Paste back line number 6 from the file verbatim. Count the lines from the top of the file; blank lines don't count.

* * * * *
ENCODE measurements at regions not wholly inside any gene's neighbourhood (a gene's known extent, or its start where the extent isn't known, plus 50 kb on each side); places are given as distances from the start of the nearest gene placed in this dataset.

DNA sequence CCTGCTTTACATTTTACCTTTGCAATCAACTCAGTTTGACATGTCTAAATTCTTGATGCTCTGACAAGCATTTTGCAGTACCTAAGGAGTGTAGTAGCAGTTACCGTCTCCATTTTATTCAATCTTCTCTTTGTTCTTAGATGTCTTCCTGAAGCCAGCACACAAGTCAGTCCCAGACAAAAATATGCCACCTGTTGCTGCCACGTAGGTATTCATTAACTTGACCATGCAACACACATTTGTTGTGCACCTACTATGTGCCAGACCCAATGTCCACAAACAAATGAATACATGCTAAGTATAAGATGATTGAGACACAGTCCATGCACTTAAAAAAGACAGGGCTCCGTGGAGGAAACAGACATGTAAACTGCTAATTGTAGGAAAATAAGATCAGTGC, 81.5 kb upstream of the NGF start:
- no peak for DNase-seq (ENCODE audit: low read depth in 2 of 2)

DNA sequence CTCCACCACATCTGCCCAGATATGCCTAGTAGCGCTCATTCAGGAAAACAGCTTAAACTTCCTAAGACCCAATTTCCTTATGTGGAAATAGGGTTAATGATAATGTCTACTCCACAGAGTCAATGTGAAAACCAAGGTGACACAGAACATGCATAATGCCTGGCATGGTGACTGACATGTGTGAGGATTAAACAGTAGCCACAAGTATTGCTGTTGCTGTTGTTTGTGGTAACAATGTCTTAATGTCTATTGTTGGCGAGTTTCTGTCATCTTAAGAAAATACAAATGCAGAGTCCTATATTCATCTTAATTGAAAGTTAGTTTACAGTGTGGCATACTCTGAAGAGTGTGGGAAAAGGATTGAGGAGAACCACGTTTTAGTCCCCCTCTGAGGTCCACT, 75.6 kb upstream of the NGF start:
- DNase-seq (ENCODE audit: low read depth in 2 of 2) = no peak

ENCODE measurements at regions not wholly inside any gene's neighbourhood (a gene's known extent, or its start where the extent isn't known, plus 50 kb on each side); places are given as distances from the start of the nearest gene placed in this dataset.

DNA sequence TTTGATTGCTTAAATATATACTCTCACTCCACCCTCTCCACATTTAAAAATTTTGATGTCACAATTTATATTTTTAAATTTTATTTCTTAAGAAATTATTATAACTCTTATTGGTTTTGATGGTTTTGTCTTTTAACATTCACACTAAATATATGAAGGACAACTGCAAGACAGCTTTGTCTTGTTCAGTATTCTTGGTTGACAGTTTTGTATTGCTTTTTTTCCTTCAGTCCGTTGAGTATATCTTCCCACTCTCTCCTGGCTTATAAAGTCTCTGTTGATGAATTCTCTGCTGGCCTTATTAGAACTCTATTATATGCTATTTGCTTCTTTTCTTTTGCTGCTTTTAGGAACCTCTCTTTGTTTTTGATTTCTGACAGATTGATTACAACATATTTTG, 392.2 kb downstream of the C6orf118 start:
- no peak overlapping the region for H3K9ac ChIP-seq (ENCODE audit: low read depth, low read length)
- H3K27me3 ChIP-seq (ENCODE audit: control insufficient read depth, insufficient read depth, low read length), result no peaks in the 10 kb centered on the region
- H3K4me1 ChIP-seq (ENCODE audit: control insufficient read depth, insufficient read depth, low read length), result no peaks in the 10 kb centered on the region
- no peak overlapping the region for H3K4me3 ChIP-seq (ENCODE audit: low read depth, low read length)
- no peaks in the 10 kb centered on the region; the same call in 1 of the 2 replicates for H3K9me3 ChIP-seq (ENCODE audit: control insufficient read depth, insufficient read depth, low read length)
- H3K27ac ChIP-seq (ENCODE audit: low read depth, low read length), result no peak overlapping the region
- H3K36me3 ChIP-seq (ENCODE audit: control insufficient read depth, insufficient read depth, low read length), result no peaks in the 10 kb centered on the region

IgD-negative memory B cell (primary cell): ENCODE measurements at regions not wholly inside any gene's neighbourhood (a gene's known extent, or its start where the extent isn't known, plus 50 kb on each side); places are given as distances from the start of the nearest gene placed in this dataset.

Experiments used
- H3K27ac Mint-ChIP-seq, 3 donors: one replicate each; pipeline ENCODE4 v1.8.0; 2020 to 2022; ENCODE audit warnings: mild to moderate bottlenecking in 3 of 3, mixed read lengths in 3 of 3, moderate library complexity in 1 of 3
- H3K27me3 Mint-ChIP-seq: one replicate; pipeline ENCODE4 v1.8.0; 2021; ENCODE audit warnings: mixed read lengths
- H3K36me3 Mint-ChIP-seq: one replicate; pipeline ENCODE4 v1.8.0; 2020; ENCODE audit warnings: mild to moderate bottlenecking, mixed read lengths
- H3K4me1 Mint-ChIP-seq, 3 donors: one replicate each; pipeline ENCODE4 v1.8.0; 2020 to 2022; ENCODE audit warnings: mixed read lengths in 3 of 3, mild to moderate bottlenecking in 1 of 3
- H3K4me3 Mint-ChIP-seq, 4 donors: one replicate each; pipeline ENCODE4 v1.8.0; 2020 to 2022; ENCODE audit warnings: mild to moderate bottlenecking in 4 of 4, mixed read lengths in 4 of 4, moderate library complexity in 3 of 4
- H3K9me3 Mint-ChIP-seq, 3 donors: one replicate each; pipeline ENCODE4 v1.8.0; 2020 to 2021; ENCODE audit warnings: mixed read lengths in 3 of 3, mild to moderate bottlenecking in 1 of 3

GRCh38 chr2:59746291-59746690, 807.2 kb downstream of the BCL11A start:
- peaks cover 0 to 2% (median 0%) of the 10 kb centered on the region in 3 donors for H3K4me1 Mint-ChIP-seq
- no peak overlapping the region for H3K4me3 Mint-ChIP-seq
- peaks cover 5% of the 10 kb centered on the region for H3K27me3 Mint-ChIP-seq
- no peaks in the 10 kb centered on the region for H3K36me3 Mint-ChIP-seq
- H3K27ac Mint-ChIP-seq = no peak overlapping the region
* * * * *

ENCODE measurements at regions not wholly inside any gene's neighbourhood (a gene's known extent, or its start where the extent isn't known, plus 50 kb on each side); places are given as distances from the start of the nearest gene placed in this dataset.